One of the best things about Kindergarten is the children's first Christmas concert and no matter how the children perform, they are so darned cute up on the stage in their fancy clothes it just doesn't matter. And boy was Team Awesome cute today! So cute, in fact, that I thought I would give you a preview of what you are in for tomorrow.
Enter any kindergarten classroom, and you'll hear the sounds of children freely interacting with one another as their circle of play expands and contracts. While kindergartners are relaxed about making friends, and frequently change friends, their friendships are very important to them. They worry and think about whom they'll play with the next day – and whom they play with can become more important than what they play. Throughout the year, it is not uncommon to notice more and more emphasis placed on friendships and sometimes even the development of cliques that exclude other children.
Team Awesome has spent quite a bit of time recently learning about friendship and how to be a good friend. During interactions with friends, children have the opportunity to practice important socioemotional skills such as cooperation, conflict resolution, emotion regulation, and perspective-taking but none of these things comes easily to a 5 year old who thinks the world is all about them so the skills often have to be modeled and taught repeatedly.
We role-played and discussed what ‘Being a Good Friend’ looks like/ sounds like/ feels like and focused on sharing and caring. One of the activities we did was to read the book "Chrysanthemum" by Kevin Henkes twice. The first time to discuss the specialness of each of our names. The second time we talked about how words can hurt as much as hands. We started the story with a paper heart and every time the children in the story made fun of Chrysanthemum's name, a Team Awesome member would crumple a part of the heart. When the story was finished and the heart was very squished, we debated what should be done to repair the heart. Someone suggested saying "I'm sorry" so we all took turns and smoothed out a section of the disheveled heart. The children began to realize that even saying "I'm sorry" doesn't fully repair the damage made when mean words are said to one another. Words hurt and we must think before saying them because we can never fully fix the harm they cause.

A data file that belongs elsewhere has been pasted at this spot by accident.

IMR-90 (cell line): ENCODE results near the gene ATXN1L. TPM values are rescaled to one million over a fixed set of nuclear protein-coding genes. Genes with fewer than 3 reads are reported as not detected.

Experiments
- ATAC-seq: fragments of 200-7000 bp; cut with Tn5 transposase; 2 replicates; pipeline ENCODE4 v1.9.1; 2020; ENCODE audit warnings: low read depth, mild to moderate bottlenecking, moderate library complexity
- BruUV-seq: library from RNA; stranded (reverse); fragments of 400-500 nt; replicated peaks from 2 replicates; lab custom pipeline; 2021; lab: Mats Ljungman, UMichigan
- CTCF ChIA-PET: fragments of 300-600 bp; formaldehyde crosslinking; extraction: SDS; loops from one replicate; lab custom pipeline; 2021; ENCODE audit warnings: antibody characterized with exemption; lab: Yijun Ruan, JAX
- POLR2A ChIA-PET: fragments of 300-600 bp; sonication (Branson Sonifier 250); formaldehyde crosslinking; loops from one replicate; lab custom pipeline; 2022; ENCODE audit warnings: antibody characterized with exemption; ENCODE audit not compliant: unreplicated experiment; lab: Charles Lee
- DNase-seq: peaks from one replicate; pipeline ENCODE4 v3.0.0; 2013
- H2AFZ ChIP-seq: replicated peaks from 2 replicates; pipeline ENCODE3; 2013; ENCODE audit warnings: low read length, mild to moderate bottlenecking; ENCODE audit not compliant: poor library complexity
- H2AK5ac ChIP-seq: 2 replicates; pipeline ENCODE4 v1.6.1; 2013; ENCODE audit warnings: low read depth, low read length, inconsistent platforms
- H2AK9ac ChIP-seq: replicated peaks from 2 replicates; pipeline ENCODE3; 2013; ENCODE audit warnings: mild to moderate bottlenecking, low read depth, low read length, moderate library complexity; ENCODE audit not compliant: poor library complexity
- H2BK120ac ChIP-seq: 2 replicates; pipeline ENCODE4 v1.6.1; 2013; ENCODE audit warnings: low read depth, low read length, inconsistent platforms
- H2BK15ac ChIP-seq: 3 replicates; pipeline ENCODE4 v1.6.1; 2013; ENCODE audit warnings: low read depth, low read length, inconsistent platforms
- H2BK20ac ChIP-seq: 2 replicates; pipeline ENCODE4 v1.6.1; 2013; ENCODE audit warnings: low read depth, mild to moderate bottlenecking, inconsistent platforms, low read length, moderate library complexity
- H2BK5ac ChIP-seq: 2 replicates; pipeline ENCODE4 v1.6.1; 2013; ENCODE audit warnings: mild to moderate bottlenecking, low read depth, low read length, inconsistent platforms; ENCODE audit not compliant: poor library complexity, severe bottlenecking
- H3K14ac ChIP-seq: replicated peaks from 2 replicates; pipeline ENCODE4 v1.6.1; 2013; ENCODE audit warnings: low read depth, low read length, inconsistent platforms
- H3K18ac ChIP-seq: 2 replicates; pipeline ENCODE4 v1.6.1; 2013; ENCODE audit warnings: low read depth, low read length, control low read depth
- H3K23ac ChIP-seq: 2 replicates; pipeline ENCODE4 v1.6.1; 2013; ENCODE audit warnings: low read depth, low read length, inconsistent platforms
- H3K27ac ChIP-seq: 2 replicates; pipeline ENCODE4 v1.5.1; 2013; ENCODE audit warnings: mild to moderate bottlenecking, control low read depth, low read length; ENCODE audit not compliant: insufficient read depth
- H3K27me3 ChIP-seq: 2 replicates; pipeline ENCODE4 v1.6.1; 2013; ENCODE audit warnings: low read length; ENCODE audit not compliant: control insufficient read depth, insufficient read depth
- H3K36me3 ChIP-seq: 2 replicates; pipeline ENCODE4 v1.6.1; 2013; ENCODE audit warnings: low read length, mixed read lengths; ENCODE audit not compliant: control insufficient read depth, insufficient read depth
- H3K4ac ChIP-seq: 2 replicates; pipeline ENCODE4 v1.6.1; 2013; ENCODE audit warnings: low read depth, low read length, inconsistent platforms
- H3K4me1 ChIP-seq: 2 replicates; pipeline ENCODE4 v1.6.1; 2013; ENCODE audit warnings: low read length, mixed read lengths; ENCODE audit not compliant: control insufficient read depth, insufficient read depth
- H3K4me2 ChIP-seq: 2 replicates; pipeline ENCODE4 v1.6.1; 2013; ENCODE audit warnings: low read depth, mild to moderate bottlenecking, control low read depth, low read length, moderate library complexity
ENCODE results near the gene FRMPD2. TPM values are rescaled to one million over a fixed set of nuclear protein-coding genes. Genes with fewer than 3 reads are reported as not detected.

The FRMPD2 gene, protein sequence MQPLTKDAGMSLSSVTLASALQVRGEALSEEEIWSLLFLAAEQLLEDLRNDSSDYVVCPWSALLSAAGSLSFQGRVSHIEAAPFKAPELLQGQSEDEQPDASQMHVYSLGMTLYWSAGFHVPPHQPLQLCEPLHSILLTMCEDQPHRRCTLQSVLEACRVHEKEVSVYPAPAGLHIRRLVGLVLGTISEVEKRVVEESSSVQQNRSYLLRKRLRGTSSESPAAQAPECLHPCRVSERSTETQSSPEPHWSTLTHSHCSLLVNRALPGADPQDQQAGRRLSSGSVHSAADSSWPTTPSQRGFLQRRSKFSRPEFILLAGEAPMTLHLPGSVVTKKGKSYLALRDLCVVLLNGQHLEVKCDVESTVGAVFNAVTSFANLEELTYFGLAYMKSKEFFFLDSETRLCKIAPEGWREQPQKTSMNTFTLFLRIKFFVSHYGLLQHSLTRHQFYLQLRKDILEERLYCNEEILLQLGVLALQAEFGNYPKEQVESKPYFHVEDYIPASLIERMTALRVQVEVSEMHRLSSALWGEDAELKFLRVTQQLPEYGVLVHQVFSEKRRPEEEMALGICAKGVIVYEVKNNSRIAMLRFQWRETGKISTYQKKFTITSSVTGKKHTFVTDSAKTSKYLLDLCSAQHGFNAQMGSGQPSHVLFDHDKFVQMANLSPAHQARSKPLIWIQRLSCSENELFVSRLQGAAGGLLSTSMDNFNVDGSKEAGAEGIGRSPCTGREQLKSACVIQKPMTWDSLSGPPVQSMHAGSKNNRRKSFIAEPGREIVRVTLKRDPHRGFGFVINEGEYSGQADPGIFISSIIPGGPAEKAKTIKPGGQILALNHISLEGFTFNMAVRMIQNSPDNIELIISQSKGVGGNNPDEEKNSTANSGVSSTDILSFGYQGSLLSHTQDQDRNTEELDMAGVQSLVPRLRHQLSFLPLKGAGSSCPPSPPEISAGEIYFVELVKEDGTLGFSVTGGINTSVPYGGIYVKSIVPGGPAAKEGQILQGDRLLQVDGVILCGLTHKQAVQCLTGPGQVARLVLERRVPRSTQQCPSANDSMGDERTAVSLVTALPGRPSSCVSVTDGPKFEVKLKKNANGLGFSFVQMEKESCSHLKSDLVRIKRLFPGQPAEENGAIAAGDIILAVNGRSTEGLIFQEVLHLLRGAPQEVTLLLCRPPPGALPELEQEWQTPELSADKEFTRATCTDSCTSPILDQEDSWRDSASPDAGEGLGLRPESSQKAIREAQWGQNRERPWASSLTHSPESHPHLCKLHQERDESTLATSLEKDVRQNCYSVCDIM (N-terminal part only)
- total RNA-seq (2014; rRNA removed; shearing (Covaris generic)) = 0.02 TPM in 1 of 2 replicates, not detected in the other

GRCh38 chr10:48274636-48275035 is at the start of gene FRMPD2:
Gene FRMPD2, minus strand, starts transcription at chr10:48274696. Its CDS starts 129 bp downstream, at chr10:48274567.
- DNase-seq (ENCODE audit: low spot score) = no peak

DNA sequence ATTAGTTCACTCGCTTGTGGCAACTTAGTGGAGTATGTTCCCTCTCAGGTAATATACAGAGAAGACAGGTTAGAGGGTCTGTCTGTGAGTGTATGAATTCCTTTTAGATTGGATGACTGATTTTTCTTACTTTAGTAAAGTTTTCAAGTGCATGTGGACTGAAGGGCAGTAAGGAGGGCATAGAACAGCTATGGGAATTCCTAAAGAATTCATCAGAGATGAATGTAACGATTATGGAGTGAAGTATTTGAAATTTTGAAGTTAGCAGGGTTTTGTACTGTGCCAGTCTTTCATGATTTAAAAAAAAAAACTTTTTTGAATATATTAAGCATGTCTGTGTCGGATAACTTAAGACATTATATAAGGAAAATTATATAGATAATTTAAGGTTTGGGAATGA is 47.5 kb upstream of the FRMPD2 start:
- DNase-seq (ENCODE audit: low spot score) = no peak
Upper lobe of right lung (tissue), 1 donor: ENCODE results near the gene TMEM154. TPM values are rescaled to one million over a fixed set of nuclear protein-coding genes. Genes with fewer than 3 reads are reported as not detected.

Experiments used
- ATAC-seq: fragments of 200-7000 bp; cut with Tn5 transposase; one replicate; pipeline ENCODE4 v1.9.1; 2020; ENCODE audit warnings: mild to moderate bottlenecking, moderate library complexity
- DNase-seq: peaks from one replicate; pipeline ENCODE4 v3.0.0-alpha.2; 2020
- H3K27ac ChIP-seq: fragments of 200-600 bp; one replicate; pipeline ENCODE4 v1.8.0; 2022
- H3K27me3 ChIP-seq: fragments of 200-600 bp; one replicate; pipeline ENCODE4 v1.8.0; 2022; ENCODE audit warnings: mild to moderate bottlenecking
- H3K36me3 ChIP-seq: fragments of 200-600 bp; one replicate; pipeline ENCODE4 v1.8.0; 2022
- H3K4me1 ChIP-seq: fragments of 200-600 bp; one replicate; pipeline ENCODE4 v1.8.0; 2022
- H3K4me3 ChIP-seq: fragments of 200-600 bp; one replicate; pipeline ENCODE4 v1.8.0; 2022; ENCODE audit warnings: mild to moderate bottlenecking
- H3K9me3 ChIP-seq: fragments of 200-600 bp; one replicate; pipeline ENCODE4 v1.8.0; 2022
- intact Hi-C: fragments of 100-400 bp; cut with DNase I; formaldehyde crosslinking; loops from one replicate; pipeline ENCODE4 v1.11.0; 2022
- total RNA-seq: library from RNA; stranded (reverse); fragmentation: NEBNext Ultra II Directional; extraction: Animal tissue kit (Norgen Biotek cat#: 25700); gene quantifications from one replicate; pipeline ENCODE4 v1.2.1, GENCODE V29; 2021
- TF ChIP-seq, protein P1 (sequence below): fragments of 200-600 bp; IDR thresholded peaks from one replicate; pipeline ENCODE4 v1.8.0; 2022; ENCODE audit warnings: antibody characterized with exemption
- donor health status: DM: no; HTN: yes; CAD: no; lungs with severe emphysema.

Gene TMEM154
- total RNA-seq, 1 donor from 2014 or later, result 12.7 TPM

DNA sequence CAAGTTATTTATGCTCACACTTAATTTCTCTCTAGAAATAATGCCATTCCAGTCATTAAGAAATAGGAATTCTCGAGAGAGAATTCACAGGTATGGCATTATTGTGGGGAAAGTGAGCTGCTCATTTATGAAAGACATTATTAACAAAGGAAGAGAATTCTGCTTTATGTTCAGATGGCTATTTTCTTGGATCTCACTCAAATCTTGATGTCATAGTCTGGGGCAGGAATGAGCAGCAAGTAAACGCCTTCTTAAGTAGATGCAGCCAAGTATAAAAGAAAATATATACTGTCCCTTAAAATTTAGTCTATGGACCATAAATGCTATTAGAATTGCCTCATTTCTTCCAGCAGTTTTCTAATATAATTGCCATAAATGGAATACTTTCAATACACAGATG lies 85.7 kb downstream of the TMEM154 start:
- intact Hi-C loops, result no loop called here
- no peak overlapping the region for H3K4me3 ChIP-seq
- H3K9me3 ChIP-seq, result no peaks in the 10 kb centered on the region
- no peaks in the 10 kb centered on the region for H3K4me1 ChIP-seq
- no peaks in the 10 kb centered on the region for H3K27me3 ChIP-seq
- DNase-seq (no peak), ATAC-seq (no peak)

We also used the "Bucket Filler" series by Carol McCloud. These books encourage positive behaviour as children see how very easy and rewarding it is to express kindness, appreciation and love on a daily basis. A person can be a bucket filler or a bucket dipper. The way to fill a bucket is to be kind to someone. A person can dip into your bucket by being unkind and then you feel sad- but he feels sad too. He not only dipped into your bucket, but emptied his as well.
Throughout the rest of the year, we will return to these lessons repeatedly, with the ultimate goal being sharing, caring, turn-taking, and peaceful ends to squabbles with limited adult intervention.
The Week In Photos
Every year in December I think I am holding up well. I seem to have plenty of energy and things are zipping along smoothly (mostly) and I feel I could continue in the same vein for at least three weeks more before I need a break. And, for the most part, I often think the children feel the same way..... until that last week before holidays. That last week with the performances and extra activities and excitement and demands on our attention really takes it out of us. The busyness gradually takes its toll and we (both the children and I) are completely spent by the end of Thursday and have one more day to go. I cannot tell you how grateful I will be that I do not have to get up and get dressed next Friday but can arrive at school in my PJs and collapse on my couch at the end of the day (to remain there for the following 2 days) wearing the same thing. I am fairly certain many Team Awesome members will feel the same way.
Mrs. Bowden Cooties
Did Team Awesome come home last week and tell you they were covered in cooties? Mrs. Bowden's cooties to be more specific. For children germs are invisible things that cause them to get sick. Remembering to do things like washing their hands or covering a cough may not come easily. With the sneezing and sniffles that seem rampant in our classroom right now, using a visual tool that demonstrates how germs spread and the effectiveness of different hand washing and cleaning methods seemed like a smart idea. Enter the Glo Germ Classroom Kit! Secretly I applied the 'fake germ' powder from the kit to my hands then carrried on with a normal afternoon but made sure to touch each child at least once and handle a few things in the classroom. We then discussed how germs spread and used the black light, which causes the powder to glow, to track where my germs had dispersed. We were amazed at how many things I touch in our classroom and how far the germs had spread! Some of the children even had some in their hair. I then washed my hands and we looked at them under the black light again. Unfortunately, I did not wash my hands well enough to get rid of most of the germs. So we watched a video from Clarence The Cat on how to wash our hands properly and another one on when we should wash our hands and then I washed them a second time. Team Awesome made a committment to try and wash their hands a bit more often as well as a bit more thoroughly- probably due to their slight disgust at the thought of all the germs in our classroom.
BLSC Dino Lab
BLSC Hands On Lab
The Week In Photos
Mrs. Bowden &